Samantha Barks and Stephanie McKeon bring Elsa and Anna magically to life in the show-stopping Frozen, playing now at the Theatre Royal Drury Lane
“There’ll be actual real live people It’ll be totally strange”
Let’s be honest, you already know whether you’re going to see Frozen or not, there’s nothing any review could say that will change your mind. Such was the enormity of Disney’s 2013 juggernaut of a success, anchored by the ubitiquity of its signature song ‘Let It Go’, the only surprise it that is has taken this long to arrive as a musical.
As it was, we can blame Covid for its delayed opening here (and perhaps also its premature closing on Broadway), but Michael Grandage’s fine production is bracingly fresh in the retooled Theatre Royal Drury Lane, accompanied by Christopher Oram’s breathtaking scenic design, a raft of ‘how-did-they…’ special effects from Jeremy Chernick and of course, some lung-busting songs. Continue reading “Review: Frozen, Theatre Royal Drury Lane”
With so much uncertainty still blighting the West End, Frozen the Musicalhas announced that it is taking tickets offsale and postponing its premiere until a new timetable can be confirmed. But to sweeten the pill, they’ve also revealed the final members of their company.
Chris Fung and Kerry Spark will join the already announced cast, led by Samantha Barks (Elsa) and Stephanie McKeon (Anna), as well as Obioma Ugoala (Kristoff),Craig Gallivan (Olaf), Oliver Ormson (Hans), Richard Frame (Weselton), and alternating the role of Sven, Mikayla Jade and Ashley Birchall.Continue reading “News: updates for Frozen in the West End.”
Trip number three of my musicals extravaganza to Billy Elliot The Musical, a show that for whatever reason, I had no interest in going to and would never have booked for myself had it not been for this deal. I have never actually seen the film and so it was a brand new experience for me in every sense of the word, but it was strangely apt that I saw it on the day after the miners in Chile were rescued which also happened to be Margaret Thatcher’s birthday.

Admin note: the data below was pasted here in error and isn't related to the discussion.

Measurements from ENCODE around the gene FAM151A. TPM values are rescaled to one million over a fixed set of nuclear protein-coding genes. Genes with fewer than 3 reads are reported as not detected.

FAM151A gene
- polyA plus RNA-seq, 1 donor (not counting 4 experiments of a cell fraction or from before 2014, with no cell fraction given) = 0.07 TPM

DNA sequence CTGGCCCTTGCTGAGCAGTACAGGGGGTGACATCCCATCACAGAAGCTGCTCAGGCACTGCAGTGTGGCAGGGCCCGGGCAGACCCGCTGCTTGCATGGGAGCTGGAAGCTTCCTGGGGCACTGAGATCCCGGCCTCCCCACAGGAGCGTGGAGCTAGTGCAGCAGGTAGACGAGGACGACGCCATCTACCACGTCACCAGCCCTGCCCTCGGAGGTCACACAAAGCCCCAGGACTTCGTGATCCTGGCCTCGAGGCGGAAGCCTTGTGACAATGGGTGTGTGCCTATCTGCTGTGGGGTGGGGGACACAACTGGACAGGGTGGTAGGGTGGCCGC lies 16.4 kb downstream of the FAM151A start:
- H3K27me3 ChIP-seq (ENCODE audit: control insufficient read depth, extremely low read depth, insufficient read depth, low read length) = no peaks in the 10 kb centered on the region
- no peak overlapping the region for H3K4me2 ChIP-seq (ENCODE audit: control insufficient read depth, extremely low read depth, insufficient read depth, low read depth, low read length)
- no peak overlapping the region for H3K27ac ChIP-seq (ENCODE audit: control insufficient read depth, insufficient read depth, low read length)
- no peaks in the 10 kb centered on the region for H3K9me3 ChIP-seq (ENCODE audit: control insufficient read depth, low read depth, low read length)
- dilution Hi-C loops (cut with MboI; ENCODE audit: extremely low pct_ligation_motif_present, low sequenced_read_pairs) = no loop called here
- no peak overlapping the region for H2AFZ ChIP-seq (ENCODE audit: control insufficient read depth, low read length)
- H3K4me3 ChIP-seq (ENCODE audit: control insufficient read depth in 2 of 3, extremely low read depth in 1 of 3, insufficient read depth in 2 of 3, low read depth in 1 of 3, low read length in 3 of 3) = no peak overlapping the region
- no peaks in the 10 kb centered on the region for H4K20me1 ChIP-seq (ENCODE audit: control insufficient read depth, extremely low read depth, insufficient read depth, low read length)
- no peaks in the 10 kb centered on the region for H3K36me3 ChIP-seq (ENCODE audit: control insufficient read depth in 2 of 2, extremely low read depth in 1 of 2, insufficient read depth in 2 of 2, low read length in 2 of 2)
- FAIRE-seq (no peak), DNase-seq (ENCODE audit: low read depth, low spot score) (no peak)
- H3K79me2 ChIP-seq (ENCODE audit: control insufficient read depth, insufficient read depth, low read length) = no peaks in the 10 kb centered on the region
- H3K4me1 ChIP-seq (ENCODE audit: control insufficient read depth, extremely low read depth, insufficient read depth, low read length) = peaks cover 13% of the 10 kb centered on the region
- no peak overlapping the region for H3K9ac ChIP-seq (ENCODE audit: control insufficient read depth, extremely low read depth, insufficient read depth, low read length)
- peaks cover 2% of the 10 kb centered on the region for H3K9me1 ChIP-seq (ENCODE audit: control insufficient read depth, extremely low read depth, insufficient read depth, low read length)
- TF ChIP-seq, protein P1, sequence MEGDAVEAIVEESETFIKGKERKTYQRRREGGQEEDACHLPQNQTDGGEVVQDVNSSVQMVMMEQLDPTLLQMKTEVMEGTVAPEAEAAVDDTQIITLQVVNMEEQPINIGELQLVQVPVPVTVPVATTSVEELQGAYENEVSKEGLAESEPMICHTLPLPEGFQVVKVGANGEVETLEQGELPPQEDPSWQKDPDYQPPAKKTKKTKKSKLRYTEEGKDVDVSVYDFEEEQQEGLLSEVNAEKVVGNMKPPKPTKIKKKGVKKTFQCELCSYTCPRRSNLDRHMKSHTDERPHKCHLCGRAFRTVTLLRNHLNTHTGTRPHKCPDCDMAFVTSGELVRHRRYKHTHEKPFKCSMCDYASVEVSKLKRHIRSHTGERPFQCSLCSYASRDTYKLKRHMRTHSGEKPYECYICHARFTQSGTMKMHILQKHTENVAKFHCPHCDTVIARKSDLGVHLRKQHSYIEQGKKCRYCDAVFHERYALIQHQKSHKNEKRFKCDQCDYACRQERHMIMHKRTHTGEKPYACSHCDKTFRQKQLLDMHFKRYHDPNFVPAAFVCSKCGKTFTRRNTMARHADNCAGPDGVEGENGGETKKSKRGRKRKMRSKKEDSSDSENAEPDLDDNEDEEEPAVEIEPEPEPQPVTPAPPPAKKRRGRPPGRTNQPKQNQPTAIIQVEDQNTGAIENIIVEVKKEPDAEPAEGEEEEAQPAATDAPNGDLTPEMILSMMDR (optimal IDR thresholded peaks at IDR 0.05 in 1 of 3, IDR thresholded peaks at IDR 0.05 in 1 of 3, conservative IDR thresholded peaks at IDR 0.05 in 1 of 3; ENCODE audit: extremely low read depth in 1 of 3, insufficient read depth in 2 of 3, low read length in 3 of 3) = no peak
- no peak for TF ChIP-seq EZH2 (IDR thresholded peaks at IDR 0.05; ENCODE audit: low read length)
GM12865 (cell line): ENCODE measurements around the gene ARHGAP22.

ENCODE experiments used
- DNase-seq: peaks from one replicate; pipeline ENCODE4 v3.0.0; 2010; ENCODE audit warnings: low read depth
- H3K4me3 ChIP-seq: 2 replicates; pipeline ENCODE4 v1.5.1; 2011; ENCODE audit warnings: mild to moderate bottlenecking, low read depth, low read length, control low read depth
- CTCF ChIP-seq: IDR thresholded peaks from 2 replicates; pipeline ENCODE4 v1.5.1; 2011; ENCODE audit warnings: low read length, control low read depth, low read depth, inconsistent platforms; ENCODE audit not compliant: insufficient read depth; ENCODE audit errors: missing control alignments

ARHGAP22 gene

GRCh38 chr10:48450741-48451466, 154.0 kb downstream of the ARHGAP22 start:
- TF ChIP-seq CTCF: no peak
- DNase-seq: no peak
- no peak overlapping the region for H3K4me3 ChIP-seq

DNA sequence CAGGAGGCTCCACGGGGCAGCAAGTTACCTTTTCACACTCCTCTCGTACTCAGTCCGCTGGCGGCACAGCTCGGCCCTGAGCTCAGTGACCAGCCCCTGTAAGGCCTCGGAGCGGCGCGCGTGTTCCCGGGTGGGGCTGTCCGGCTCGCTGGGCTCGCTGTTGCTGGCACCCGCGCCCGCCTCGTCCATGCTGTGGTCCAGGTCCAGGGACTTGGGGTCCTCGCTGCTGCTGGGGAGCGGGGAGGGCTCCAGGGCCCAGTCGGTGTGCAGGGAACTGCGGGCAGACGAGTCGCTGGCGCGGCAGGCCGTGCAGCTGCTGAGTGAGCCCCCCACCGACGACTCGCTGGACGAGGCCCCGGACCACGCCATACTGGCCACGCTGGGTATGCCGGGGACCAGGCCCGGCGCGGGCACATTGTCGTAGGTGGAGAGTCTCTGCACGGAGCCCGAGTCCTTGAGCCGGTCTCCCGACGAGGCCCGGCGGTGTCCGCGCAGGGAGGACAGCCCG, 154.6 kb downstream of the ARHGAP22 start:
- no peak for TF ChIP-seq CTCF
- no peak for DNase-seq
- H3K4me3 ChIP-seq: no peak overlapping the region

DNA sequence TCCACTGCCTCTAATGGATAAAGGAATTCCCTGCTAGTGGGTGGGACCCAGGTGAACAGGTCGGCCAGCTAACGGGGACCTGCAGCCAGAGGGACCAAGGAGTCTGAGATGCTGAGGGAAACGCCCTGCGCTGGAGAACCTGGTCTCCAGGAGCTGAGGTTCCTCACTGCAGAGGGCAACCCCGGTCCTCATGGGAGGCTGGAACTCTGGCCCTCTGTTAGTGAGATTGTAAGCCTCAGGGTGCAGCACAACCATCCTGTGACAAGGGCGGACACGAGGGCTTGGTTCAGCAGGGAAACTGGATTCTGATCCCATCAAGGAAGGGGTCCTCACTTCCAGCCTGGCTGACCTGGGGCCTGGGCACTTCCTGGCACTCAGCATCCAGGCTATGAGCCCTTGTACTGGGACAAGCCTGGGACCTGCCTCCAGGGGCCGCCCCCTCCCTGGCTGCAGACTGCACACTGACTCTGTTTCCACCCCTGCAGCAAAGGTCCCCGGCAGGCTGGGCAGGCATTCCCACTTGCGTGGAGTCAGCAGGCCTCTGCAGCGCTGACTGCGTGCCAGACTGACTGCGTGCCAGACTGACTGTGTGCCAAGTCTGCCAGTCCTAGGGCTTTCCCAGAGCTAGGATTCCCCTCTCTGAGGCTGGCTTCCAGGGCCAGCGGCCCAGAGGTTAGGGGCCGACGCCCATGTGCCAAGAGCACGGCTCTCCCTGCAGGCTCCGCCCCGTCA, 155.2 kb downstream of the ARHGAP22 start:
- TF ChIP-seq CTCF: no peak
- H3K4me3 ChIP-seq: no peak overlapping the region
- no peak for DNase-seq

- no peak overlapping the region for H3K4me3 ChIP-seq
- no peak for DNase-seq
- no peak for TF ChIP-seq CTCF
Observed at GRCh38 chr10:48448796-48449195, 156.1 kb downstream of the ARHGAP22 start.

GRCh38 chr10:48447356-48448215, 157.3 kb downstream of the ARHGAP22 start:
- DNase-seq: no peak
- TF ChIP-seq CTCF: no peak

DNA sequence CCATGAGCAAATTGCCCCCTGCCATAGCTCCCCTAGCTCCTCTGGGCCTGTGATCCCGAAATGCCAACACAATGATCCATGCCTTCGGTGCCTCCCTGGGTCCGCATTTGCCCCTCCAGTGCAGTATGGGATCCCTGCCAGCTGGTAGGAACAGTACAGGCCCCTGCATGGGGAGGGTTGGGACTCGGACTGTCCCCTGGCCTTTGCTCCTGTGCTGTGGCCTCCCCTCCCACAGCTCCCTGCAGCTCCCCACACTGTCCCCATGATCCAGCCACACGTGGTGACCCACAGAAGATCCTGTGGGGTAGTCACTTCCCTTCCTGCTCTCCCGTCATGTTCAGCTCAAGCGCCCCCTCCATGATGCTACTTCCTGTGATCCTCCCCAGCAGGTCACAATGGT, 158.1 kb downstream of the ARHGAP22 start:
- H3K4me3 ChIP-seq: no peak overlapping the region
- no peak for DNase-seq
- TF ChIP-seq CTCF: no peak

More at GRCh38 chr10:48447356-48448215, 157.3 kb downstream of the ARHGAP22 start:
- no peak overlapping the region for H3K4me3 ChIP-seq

The other way in which this show pleased me was with its plot. As it turned out, this is another entry into the traditional dance film/show format of which I am much enamoured and which Flashdancereminded me of recently. With music by Elton John and lyrics and book by Lee Hall, the backdrop this time is the miners’ strike in the mid-1980s up in Country Durham where young Billy makes a journey of personal discovery as he trades his boxing gloves for ballet shoes and attempts to follow his dream of getting into the Royal Ballet School in the face of huge strife in his family and the community around him. Continue reading “Review: Billy Elliot The Musical, Victoria Palace”